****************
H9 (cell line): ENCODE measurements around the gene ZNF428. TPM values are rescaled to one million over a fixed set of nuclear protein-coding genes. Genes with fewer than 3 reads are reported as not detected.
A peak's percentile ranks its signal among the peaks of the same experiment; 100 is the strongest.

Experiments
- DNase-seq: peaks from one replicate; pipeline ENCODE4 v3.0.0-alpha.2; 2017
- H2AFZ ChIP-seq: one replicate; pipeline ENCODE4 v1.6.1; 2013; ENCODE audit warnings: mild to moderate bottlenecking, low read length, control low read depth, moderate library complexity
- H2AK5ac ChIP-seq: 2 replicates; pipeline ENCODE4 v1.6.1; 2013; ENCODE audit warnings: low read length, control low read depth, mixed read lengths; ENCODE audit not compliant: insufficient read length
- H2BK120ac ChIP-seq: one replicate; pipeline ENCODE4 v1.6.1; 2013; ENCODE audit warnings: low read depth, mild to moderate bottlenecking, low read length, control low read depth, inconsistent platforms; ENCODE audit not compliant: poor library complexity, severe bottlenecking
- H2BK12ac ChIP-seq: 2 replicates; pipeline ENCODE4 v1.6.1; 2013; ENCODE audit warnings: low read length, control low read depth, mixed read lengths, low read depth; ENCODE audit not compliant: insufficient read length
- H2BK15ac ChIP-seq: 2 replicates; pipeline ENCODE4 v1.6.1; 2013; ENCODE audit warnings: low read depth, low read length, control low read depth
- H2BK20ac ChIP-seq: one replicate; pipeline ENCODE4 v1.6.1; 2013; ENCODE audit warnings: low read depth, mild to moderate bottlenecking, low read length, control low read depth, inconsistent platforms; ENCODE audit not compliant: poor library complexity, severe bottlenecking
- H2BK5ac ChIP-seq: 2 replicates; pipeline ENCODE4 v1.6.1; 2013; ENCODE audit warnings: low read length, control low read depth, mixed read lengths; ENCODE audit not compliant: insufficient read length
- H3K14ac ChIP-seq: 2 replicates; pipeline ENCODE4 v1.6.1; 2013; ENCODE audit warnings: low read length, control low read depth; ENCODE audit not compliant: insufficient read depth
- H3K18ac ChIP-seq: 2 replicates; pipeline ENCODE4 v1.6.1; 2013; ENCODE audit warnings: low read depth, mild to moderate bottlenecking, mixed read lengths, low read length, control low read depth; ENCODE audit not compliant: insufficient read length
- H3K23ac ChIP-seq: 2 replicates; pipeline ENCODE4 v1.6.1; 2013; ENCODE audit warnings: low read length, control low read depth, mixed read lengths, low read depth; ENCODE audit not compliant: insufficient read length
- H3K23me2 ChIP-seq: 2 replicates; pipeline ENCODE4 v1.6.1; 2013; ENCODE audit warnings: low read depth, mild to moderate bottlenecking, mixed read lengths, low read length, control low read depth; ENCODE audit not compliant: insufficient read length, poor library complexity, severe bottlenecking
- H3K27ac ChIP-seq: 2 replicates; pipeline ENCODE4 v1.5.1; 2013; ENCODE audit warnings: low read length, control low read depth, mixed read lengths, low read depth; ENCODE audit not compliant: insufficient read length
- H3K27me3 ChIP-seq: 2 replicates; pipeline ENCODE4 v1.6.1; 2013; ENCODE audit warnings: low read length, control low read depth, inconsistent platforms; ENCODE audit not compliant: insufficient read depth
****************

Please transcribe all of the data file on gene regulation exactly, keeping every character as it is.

H9 (cell line): ENCODE measurements around the gene ZNF428. TPM values are rescaled to one million over a fixed set of nuclear protein-coding genes. Genes with fewer than 3 reads are reported as not detected.
A peak's percentile ranks its signal among the peaks of the same experiment; 100 is the strongest.

Experiments
- DNase-seq: peaks from one replicate; pipeline ENCODE4 v3.0.0-alpha.2; 2017
- H2AFZ ChIP-seq: one replicate; pipeline ENCODE4 v1.6.1; 2013; ENCODE audit warnings: mild to moderate bottlenecking, low read length, control low read depth, moderate library complexity
- H2AK5ac ChIP-seq: 2 replicates; pipeline ENCODE4 v1.6.1; 2013; ENCODE audit warnings: low read length, control low read depth, mixed read lengths; ENCODE audit not compliant: insufficient read length
- H2BK120ac ChIP-seq: one replicate; pipeline ENCODE4 v1.6.1; 2013; ENCODE audit warnings: low read depth, mild to moderate bottlenecking, low read length, control low read depth, inconsistent platforms; ENCODE audit not compliant: poor library complexity, severe bottlenecking
- H2BK12ac ChIP-seq: 2 replicates; pipeline ENCODE4 v1.6.1; 2013; ENCODE audit warnings: low read length, control low read depth, mixed read lengths, low read depth; ENCODE audit not compliant: insufficient read length
- H2BK15ac ChIP-seq: 2 replicates; pipeline ENCODE4 v1.6.1; 2013; ENCODE audit warnings: low read depth, low read length, control low read depth
- H2BK20ac ChIP-seq: one replicate; pipeline ENCODE4 v1.6.1; 2013; ENCODE audit warnings: low read depth, mild to moderate bottlenecking, low read length, control low read depth, inconsistent platforms; ENCODE audit not compliant: poor library complexity, severe bottlenecking
- H2BK5ac ChIP-seq: 2 replicates; pipeline ENCODE4 v1.6.1; 2013; ENCODE audit warnings: low read length, control low read depth, mixed read lengths; ENCODE audit not compliant: insufficient read length
- H3K14ac ChIP-seq: 2 replicates; pipeline ENCODE4 v1.6.1; 2013; ENCODE audit warnings: low read length, control low read depth; ENCODE audit not compliant: insufficient read depth
- H3K18ac ChIP-seq: 2 replicates; pipeline ENCODE4 v1.6.1; 2013; ENCODE audit warnings: low read depth, mild to moderate bottlenecking, mixed read lengths, low read length, control low read depth; ENCODE audit not compliant: insufficient read length
- H3K23ac ChIP-seq: 2 replicates; pipeline ENCODE4 v1.6.1; 2013; ENCODE audit warnings: low read length, control low read depth, mixed read lengths, low read depth; ENCODE audit not compliant: insufficient read length
- H3K23me2 ChIP-seq: 2 replicates; pipeline ENCODE4 v1.6.1; 2013; ENCODE audit warnings: low read depth, mild to moderate bottlenecking, mixed read lengths, low read length, control low read depth; ENCODE audit not compliant: insufficient read length, poor library complexity, severe bottlenecking
- H3K27ac ChIP-seq: 2 replicates; pipeline ENCODE4 v1.5.1; 2013; ENCODE audit warnings: low read length, control low read depth, mixed read lengths, low read depth; ENCODE audit not compliant: insufficient read length
- H3K27me3 ChIP-seq: 2 replicates; pipeline ENCODE4 v1.6.1; 2013; ENCODE audit warnings: low read length, control low read depth, inconsistent platforms; ENCODE audit not compliant: insufficient read depth